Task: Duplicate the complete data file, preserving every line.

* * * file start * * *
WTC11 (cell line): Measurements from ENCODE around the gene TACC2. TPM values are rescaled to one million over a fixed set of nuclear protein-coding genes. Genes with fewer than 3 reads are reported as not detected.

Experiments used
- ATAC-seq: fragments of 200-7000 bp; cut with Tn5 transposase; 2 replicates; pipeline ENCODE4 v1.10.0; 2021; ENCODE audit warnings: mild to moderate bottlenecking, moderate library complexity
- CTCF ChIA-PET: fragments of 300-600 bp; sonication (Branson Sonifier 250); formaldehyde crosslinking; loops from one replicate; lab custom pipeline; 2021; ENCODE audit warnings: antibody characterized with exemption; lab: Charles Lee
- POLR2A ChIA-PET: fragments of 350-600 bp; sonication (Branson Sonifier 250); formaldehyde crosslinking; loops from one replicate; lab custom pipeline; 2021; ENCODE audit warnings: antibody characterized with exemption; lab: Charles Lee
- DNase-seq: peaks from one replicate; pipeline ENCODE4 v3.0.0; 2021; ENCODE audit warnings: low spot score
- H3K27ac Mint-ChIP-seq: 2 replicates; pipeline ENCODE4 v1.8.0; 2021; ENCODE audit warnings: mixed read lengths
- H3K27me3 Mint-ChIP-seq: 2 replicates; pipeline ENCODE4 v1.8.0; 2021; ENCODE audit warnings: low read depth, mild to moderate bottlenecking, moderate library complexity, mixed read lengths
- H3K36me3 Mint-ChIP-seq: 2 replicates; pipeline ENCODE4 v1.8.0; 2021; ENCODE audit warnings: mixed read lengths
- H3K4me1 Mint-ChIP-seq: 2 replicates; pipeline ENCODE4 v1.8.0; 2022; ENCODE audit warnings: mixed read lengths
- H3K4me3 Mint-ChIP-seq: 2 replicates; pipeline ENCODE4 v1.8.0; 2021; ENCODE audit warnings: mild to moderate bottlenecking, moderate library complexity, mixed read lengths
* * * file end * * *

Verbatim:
WTC11 (cell line): Measurements from ENCODE around the gene TACC2. TPM values are rescaled to one million over a fixed set of nuclear protein-coding genes. Genes with fewer than 3 reads are reported as not detected.

Experiments used
- ATAC-seq: fragments of 200-7000 bp; cut with Tn5 transposase; 2 replicates; pipeline ENCODE4 v1.10.0; 2021; ENCODE audit warnings: mild to moderate bottlenecking, moderate library complexity
- CTCF ChIA-PET: fragments of 300-600 bp; sonication (Branson Sonifier 250); formaldehyde crosslinking; loops from one replicate; lab custom pipeline; 2021; ENCODE audit warnings: antibody characterized with exemption; lab: Charles Lee
- POLR2A ChIA-PET: fragments of 350-600 bp; sonication (Branson Sonifier 250); formaldehyde crosslinking; loops from one replicate; lab custom pipeline; 2021; ENCODE audit warnings: antibody characterized with exemption; lab: Charles Lee
- DNase-seq: peaks from one replicate; pipeline ENCODE4 v3.0.0; 2021; ENCODE audit warnings: low spot score
- H3K27ac Mint-ChIP-seq: 2 replicates; pipeline ENCODE4 v1.8.0; 2021; ENCODE audit warnings: mixed read lengths
- H3K27me3 Mint-ChIP-seq: 2 replicates; pipeline ENCODE4 v1.8.0; 2021; ENCODE audit warnings: low read depth, mild to moderate bottlenecking, moderate library complexity, mixed read lengths
- H3K36me3 Mint-ChIP-seq: 2 replicates; pipeline ENCODE4 v1.8.0; 2021; ENCODE audit warnings: mixed read lengths
- H3K4me1 Mint-ChIP-seq: 2 replicates; pipeline ENCODE4 v1.8.0; 2022; ENCODE audit warnings: mixed read lengths
- H3K4me3 Mint-ChIP-seq: 2 replicates; pipeline ENCODE4 v1.8.0; 2021; ENCODE audit warnings: mild to moderate bottlenecking, moderate library complexity, mixed read lengths